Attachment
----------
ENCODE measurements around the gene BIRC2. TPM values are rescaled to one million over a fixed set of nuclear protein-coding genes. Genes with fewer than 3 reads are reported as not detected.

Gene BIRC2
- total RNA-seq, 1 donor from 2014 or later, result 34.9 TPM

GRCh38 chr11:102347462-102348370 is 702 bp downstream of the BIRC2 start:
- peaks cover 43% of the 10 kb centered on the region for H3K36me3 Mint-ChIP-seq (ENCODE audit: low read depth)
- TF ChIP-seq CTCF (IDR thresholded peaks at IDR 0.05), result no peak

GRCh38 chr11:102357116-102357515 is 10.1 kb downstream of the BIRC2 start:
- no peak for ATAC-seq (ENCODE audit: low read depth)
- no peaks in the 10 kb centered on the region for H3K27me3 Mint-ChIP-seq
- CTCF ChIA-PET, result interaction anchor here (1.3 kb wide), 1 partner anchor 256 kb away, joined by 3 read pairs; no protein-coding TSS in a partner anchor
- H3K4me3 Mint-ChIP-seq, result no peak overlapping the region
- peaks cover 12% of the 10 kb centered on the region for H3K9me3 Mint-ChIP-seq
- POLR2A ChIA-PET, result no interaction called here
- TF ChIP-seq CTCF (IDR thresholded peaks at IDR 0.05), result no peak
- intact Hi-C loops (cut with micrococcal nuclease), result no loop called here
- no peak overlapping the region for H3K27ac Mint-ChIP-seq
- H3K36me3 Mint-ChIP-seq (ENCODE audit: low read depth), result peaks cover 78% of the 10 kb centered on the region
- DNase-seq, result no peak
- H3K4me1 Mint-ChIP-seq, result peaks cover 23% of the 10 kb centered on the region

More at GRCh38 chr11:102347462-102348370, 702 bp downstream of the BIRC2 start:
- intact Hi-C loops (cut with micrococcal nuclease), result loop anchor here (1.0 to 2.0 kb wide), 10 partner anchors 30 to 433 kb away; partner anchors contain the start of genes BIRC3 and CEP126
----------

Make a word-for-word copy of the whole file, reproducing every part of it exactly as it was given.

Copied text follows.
ENCODE measurements around the gene BIRC2. TPM values are rescaled to one million over a fixed set of nuclear protein-coding genes. Genes with fewer than 3 reads are reported as not detected.

Gene BIRC2
- total RNA-seq, 1 donor from 2014 or later, result 34.9 TPM

GRCh38 chr11:102347462-102348370 is 702 bp downstream of the BIRC2 start:
- peaks cover 43% of the 10 kb centered on the region for H3K36me3 Mint-ChIP-seq (ENCODE audit: low read depth)
- TF ChIP-seq CTCF (IDR thresholded peaks at IDR 0.05), result no peak

GRCh38 chr11:102357116-102357515 is 10.1 kb downstream of the BIRC2 start:
- no peak for ATAC-seq (ENCODE audit: low read depth)
- no peaks in the 10 kb centered on the region for H3K27me3 Mint-ChIP-seq
- CTCF ChIA-PET, result interaction anchor here (1.3 kb wide), 1 partner anchor 256 kb away, joined by 3 read pairs; no protein-coding TSS in a partner anchor
- H3K4me3 Mint-ChIP-seq, result no peak overlapping the region
- peaks cover 12% of the 10 kb centered on the region for H3K9me3 Mint-ChIP-seq
- POLR2A ChIA-PET, result no interaction called here
- TF ChIP-seq CTCF (IDR thresholded peaks at IDR 0.05), result no peak
- intact Hi-C loops (cut with micrococcal nuclease), result no loop called here
- no peak overlapping the region for H3K27ac Mint-ChIP-seq
- H3K36me3 Mint-ChIP-seq (ENCODE audit: low read depth), result peaks cover 78% of the 10 kb centered on the region
- DNase-seq, result no peak
- H3K4me1 Mint-ChIP-seq, result peaks cover 23% of the 10 kb centered on the region

More at GRCh38 chr11:102347462-102348370, 702 bp downstream of the BIRC2 start:
- intact Hi-C loops (cut with micrococcal nuclease), result loop anchor here (1.0 to 2.0 kb wide), 10 partner anchors 30 to 433 kb away; partner anchors contain the start of genes BIRC3 and CEP126